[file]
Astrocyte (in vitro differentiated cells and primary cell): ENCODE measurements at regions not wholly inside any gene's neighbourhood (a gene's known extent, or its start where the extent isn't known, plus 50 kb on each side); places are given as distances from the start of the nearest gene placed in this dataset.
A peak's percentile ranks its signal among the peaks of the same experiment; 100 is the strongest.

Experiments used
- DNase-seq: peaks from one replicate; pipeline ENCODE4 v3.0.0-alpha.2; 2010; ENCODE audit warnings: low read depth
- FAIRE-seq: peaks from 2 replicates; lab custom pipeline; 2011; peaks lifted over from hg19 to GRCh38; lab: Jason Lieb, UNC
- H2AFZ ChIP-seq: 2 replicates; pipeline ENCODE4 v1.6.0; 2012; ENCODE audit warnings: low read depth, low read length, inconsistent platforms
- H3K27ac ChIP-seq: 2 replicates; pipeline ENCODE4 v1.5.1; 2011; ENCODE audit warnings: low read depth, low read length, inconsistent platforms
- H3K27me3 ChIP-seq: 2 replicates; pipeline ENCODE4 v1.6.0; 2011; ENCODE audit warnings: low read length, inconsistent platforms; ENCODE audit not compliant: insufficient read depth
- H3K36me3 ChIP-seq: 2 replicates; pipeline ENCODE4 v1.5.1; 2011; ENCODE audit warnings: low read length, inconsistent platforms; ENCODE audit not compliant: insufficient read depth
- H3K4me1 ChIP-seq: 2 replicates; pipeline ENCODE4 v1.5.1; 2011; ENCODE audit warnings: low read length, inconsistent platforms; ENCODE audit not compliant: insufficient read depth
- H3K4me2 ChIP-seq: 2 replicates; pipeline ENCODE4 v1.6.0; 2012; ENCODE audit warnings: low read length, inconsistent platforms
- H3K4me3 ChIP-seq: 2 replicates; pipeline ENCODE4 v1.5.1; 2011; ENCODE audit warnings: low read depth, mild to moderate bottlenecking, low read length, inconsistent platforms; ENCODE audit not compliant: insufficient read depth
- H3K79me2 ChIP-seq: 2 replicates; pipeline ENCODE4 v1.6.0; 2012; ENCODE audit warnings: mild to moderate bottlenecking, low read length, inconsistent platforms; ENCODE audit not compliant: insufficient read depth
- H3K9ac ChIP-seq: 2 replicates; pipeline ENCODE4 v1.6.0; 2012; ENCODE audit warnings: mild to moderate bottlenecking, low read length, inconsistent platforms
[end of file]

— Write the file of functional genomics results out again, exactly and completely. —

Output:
Astrocyte (in vitro differentiated cells and primary cell): ENCODE measurements at regions not wholly inside any gene's neighbourhood (a gene's known extent, or its start where the extent isn't known, plus 50 kb on each side); places are given as distances from the start of the nearest gene placed in this dataset.
A peak's percentile ranks its signal among the peaks of the same experiment; 100 is the strongest.

Experiments used
- DNase-seq: peaks from one replicate; pipeline ENCODE4 v3.0.0-alpha.2; 2010; ENCODE audit warnings: low read depth
- FAIRE-seq: peaks from 2 replicates; lab custom pipeline; 2011; peaks lifted over from hg19 to GRCh38; lab: Jason Lieb, UNC
- H2AFZ ChIP-seq: 2 replicates; pipeline ENCODE4 v1.6.0; 2012; ENCODE audit warnings: low read depth, low read length, inconsistent platforms
- H3K27ac ChIP-seq: 2 replicates; pipeline ENCODE4 v1.5.1; 2011; ENCODE audit warnings: low read depth, low read length, inconsistent platforms
- H3K27me3 ChIP-seq: 2 replicates; pipeline ENCODE4 v1.6.0; 2011; ENCODE audit warnings: low read length, inconsistent platforms; ENCODE audit not compliant: insufficient read depth
- H3K36me3 ChIP-seq: 2 replicates; pipeline ENCODE4 v1.5.1; 2011; ENCODE audit warnings: low read length, inconsistent platforms; ENCODE audit not compliant: insufficient read depth
- H3K4me1 ChIP-seq: 2 replicates; pipeline ENCODE4 v1.5.1; 2011; ENCODE audit warnings: low read length, inconsistent platforms; ENCODE audit not compliant: insufficient read depth
- H3K4me2 ChIP-seq: 2 replicates; pipeline ENCODE4 v1.6.0; 2012; ENCODE audit warnings: low read length, inconsistent platforms
- H3K4me3 ChIP-seq: 2 replicates; pipeline ENCODE4 v1.5.1; 2011; ENCODE audit warnings: low read depth, mild to moderate bottlenecking, low read length, inconsistent platforms; ENCODE audit not compliant: insufficient read depth
- H3K79me2 ChIP-seq: 2 replicates; pipeline ENCODE4 v1.6.0; 2012; ENCODE audit warnings: mild to moderate bottlenecking, low read length, inconsistent platforms; ENCODE audit not compliant: insufficient read depth
- H3K9ac ChIP-seq: 2 replicates; pipeline ENCODE4 v1.6.0; 2012; ENCODE audit warnings: mild to moderate bottlenecking, low read length, inconsistent platforms